Homeless surviving in and around city

June 29, 2003|by ANDREW SCHOTZ

Van Jordan made the discovery on Wednesday: giant gashes in his faded red tent - his home.

Jordan, 40, thinks a limb fell on it, but the nylon is torn end to end in a few places, as if from a knife.

The tent, which he bought 10 years ago for his daughter, is ruined. It was his only shelter; he has no other home.

And he has no other plan. But he has at least two more weeks at the Hagerstown Union Rescue Mission to think before he's back outside, on his own.


Another setback, another sigh.

"You live day by day out here, brother," he said.

Between 30-day stays at the Rescue Mission, home for Jordan is a wooded patch overlooking Antietam Creek.

Hagerstown's shelter network for the downtrodden includes the Rescue Mission for men and the Salvation Army and Citizens Assisting and Sheltering the Abused, or CASA, for women and children. St. John's Shelter takes in families.

From October to April, the Religious Effort to Assist and Care for the Homeless, or REACH, operates a cold weather shelter in local churches from 7 p.m. to 7 a.m. REACH cared for 387 people last winter, up from 315 the previous winter.

Three motels in and around Hagerstown's downtown - the Dagmar, the Holiday and the Venice Inn - offer discounted rates so Community Action Council can put up other needy people for longer periods.

Partly because shelter space is limited and partly because of pride, some homeless people stay outdoors. Robert Shade, a homeless outreach specialist for Turning Point of Washington County, said there's a "honeycomb" of camps in and around Hagerstown.

Vagabond camps

Shade visits area shelters and soup kitchens to reach people who need help. He also walks through the vagabond camps, sometimes bringing food staples and water to people sleeping out.

He agreed to take a reporter and a photographer along to see the conditions. The locations, which are on private property, must stay secret, he said. That's part of the compact of trust he has developed with the homeless.

The campers include:

  • An American Indian woman from Nevada and a man from Pennsylvania, both in their 40s. They sleep near each other on a blanket and some flattened cardboard boxes. She was evicted from her apartment for having a man stay overnight with her, Shade said.

  • A woman in her early 20s and her 2-year-old son. Their mattress is a worn Oriental rug. Articles of clothing are scattered about.

    "She's pregnant again," Shade said.

  • A man who sleeps on a bedspread stretched across surplus railroad ties and whose bathroom is a white bucket.

Each camper has a secluded nest, usually deep in dense brush.

Late one recent afternoon, the field was desolate. The homeless people were out and about, seeking help, finding food, collecting deposit cans or copper wire for extra money. They left their meager possessions behind at their campsites.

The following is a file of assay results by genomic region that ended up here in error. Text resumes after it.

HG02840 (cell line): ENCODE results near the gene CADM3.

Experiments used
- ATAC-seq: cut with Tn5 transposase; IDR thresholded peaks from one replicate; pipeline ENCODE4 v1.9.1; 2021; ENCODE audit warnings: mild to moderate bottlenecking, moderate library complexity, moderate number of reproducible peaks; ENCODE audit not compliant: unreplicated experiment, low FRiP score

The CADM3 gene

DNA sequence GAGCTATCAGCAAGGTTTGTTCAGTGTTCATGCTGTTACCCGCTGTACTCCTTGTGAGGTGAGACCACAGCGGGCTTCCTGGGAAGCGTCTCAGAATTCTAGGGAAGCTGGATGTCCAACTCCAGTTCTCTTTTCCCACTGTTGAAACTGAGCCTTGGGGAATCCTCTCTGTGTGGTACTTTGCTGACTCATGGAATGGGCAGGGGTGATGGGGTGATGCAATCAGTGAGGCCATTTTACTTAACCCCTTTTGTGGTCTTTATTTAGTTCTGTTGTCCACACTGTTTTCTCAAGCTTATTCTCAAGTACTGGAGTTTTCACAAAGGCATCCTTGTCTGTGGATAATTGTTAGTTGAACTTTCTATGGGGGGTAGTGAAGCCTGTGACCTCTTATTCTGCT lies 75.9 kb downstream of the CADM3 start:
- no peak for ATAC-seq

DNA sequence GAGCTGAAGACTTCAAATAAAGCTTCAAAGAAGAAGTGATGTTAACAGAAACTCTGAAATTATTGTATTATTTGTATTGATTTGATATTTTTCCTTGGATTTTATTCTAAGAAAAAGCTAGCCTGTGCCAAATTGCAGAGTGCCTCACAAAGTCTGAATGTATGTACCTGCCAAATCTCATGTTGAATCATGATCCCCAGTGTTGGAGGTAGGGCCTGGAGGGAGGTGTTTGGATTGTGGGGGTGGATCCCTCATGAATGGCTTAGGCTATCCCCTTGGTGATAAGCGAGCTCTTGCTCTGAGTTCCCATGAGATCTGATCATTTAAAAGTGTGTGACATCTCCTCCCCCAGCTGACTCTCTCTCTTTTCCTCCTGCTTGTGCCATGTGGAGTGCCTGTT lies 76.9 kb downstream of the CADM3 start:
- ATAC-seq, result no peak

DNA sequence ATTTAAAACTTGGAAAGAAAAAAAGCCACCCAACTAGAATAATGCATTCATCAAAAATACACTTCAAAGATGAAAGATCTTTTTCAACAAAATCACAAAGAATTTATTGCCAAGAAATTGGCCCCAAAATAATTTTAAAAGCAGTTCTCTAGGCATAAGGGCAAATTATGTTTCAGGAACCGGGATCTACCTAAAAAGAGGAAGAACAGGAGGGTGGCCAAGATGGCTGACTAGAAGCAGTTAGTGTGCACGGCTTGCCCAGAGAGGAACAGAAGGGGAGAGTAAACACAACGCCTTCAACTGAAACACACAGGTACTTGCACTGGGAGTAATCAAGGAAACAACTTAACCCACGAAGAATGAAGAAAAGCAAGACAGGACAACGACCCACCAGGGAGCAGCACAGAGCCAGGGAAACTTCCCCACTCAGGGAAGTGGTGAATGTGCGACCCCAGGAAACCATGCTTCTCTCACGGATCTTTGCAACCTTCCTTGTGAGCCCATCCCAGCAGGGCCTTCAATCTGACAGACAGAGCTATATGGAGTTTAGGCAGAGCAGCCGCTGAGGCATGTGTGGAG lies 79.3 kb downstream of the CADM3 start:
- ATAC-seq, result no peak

Except Steve and Hank.

After slipping through a fence gate left ajar, Shade stopped at their adopted home, a small abandoned stone building. He said hello, kneeled and pulled off his backpack.

Shade handed them water, soup noodles, granola and fruit bars, raisins and instant oatmeal. Supposedly, it will carry them over for a week.

Steve and Hank thanked him, especially for the water.

Shade later said that Steve is a Vietnam veteran with post-traumatic stress disorder. Hank sticks with Steve. They stay in the abandoned building because "mental illness won't let them come out," Shade said.

Who are they?

Who are the homeless? Where do they stay? Where are they from?

The questions have gotten more attention lately during a dispute about whether a shelter belongs in the heart of downtown.

According to the nonprofit Center for Poverty Solutions, there were 1,929 homeless people in Washington County in 1999. The estimate was derived from agency reports.

Sherry Neil, a case management coordinator for Washington County Community Action Council, said the number was 22 percent higher - 2,347 - last year.

David Jordan, executive director of Community Action Council, said coming up with a single label for who the homeless are is impossible. They are men and women, educated and uneducated, healthy and sick, lucid and mentally ill, motivated and lazy, addicted and sober.

"There's no face to the issue," Jordan said.

Hagerstown City Councilman Lewis Metzner touched off a debate on homelessness when he said at a June 11 council meeting that it's unacceptable for REACH to put a homeless shelter downtown.

REACH wants to open a shelter in the former Cannon Shoe Factory on West Franklin Street. On Wednesday, Christ's Reformed Church, which owns the building, apparently struck a deal with REACH.

In recent months, as REACH waited on its fate, it looked at other options. One was a building on East Washington Street. That was the site to which Metzner objected.

Metzner has clarified his position. He said he meant a shelter doesn't belong in the "central core" of downtown, within a block of Public Square, not downtown in the broader sense.

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